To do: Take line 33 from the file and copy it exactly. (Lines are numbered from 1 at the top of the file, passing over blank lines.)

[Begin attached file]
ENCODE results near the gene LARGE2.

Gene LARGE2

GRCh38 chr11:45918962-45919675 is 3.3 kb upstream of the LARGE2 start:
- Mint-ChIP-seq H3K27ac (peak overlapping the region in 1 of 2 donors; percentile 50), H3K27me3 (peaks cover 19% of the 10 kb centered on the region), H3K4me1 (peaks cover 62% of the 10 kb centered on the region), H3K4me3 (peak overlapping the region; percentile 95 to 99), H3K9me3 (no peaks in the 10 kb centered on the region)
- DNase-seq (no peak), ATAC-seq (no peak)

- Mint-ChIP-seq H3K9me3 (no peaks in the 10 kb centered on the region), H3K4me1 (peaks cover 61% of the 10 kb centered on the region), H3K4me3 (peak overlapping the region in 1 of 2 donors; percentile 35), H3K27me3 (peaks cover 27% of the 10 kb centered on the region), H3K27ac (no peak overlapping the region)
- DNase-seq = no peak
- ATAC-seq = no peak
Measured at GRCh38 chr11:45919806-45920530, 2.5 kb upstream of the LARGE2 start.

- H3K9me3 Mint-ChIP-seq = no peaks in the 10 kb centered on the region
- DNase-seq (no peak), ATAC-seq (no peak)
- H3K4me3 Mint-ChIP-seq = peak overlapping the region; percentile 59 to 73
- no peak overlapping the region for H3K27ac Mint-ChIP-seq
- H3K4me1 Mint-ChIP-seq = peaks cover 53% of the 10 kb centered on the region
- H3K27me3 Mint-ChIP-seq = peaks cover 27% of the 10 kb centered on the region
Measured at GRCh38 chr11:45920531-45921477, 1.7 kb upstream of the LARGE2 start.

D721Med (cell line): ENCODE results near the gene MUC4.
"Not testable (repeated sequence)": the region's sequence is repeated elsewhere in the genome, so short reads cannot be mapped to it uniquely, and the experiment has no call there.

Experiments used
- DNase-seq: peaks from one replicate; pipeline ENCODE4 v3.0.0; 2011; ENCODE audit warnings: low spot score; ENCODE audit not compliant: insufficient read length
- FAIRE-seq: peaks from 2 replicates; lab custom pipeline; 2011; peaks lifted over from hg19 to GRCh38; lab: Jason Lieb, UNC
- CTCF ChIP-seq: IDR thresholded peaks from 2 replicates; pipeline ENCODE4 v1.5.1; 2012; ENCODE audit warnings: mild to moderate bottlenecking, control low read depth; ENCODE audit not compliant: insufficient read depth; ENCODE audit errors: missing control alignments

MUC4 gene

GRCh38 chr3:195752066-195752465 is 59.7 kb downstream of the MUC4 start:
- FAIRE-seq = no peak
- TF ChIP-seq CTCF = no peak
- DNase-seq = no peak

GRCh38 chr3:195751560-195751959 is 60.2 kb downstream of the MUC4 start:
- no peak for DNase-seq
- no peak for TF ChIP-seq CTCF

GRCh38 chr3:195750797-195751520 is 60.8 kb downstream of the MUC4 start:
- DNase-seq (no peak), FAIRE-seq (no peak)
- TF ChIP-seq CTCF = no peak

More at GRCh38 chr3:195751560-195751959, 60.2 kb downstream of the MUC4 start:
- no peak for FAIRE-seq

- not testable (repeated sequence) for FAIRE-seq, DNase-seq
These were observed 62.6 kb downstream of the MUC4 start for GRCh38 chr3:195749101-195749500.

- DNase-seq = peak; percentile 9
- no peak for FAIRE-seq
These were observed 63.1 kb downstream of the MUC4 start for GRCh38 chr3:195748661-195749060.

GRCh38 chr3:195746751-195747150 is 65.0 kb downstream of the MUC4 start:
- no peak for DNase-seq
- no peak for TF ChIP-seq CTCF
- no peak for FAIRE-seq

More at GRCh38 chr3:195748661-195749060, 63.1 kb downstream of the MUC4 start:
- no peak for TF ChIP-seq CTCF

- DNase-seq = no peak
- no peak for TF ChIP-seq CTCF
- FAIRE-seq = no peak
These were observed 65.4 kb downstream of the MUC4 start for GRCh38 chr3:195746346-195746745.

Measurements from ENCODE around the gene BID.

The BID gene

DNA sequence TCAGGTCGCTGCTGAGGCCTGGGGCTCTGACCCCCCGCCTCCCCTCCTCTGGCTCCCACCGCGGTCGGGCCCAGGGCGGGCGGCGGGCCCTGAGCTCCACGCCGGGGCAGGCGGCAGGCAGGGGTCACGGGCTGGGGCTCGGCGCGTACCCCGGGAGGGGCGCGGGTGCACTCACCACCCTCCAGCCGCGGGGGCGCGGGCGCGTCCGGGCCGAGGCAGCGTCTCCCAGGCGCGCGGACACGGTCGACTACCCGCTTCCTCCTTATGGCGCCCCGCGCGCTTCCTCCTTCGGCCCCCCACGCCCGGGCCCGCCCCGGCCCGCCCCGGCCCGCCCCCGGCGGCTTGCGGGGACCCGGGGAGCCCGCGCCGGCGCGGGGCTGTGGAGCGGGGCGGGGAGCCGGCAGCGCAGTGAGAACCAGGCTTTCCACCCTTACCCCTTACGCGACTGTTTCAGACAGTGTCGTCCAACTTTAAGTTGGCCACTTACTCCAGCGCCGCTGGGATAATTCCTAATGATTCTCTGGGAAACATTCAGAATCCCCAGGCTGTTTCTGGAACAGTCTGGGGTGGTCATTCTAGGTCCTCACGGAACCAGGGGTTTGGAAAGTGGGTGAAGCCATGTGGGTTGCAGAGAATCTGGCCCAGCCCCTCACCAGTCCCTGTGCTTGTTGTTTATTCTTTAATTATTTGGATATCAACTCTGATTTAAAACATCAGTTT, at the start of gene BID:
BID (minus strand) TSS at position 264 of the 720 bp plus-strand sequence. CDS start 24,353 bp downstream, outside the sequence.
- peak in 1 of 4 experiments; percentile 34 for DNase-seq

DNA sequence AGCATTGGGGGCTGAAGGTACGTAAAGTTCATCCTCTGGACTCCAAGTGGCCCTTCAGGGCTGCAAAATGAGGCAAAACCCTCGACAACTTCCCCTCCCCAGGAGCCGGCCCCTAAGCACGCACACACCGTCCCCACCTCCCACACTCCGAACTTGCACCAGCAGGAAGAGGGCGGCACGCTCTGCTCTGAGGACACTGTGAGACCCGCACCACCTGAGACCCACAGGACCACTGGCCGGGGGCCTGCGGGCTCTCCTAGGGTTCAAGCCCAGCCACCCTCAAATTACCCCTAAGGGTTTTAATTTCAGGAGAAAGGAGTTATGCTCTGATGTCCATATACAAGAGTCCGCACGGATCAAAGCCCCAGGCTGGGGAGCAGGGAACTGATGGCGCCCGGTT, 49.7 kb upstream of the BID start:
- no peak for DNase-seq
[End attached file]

- TF ChIP-seq CTCF = no peak